A friend is trying to identify “things lost to history” – “ancient texts, extinct species, artworks, cities, medieval manuscripts … ” – and his query has churned in my mind for a couple of weeks now. Not that the topic isn’t on the brain all the time: so much of what we call culture-making is driven by the wish to make sure that things we treasure aren’t lost to history or the attempt to recover things that have been.
Lost to history? The music of Bach comes to mind. At least two full-length sacred passions, dozens of cantatas, and something like a quarter of the organ music is lost – was lost when Bach’s manuscripts were scattered among his heirs after his death. Because Bach is the very image of the complete artist, whose work exists in great variety and abundance – superabundance, as I put it in Reinventing Bach — all that lost work challenges our very sense of abundance, like a great cache of buried treasure submerged offshore.
Set against the idea of “things lost to history” is the great cache of 13,000 concert videos uploaded to YouTube by Wolfgang’s Vault earlier this month. I’ve subscribed to the service for a while now – and have celebrated Thanksgiving several years running by listening to all four hours of the Band’s “Last Waltz” at the Winterland in San Francisco – and just when I thought I’d worked though most of the concert audio recordings I wanted to hear, all of a sudden here are complete concert videos: the Who, Bruce Springsteen, the Clash, Lou Reed, Wilco, and on and on. And that’s just the full-length shows.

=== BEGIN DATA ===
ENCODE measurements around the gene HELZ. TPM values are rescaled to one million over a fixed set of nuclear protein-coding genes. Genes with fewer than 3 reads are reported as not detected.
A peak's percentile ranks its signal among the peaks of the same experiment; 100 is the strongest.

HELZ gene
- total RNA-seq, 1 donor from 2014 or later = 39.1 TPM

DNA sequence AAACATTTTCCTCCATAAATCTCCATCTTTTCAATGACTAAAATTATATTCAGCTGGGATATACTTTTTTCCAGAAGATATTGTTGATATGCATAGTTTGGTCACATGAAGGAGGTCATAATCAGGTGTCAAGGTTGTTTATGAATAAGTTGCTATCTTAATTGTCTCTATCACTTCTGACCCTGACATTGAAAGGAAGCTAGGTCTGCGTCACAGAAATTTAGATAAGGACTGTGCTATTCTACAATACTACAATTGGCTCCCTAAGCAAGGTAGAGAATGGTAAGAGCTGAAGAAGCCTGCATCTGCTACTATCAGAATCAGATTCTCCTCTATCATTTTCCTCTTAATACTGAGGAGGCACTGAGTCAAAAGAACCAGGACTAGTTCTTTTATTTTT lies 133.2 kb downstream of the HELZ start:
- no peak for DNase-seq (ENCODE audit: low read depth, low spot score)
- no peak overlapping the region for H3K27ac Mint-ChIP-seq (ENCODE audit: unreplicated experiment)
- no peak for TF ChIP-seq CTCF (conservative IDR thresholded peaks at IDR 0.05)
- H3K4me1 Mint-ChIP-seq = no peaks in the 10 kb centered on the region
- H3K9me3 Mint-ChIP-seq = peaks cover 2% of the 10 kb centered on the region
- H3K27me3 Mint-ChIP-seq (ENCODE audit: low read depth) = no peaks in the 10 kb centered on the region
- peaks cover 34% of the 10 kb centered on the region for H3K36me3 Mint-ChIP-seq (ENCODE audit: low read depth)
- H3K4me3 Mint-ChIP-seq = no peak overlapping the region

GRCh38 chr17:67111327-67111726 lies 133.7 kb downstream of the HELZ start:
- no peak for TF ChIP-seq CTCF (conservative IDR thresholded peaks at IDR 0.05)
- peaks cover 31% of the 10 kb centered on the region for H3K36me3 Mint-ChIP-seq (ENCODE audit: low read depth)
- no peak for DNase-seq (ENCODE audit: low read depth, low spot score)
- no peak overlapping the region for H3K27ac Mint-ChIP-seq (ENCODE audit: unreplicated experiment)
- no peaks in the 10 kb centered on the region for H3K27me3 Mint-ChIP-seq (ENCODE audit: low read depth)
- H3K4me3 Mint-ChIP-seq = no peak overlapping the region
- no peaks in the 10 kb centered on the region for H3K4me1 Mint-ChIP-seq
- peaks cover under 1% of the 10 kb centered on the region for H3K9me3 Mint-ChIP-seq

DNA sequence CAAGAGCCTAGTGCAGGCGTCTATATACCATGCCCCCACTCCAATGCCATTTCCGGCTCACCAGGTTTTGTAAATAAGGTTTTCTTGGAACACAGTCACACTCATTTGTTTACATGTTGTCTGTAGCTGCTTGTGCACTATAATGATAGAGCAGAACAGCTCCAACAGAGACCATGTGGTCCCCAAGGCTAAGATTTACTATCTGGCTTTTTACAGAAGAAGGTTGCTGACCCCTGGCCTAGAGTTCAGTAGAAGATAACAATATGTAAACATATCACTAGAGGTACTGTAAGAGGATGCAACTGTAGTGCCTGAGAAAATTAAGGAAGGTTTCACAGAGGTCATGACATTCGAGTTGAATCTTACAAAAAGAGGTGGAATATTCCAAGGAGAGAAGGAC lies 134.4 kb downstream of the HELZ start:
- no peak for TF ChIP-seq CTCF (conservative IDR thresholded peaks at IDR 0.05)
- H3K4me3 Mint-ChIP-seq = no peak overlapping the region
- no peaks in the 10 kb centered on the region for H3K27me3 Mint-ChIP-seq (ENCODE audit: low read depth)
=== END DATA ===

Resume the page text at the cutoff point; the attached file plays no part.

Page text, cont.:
It’s striking to read an article about a long-lost vintage Telecaster of Jackson Browne’s and then call up a 1976 concert where the guitar is leaned casually alongside the piano. It’s striking to see that Last Waltz concert, familiar from the odd camera angles Martin Scorsese worked out obsessively for the concert film, now in a steady black-and-white middle-distance shot probably used by the sound-and-lighting technicians. It’s even more striking to see a full Band show from six months earlier – to see that the Band, supposedly burned out, at each other’s throats, working through an unglamorous gig in Asbury Park, playing with as much guts and ardor as they do in their Winterland farewell gig.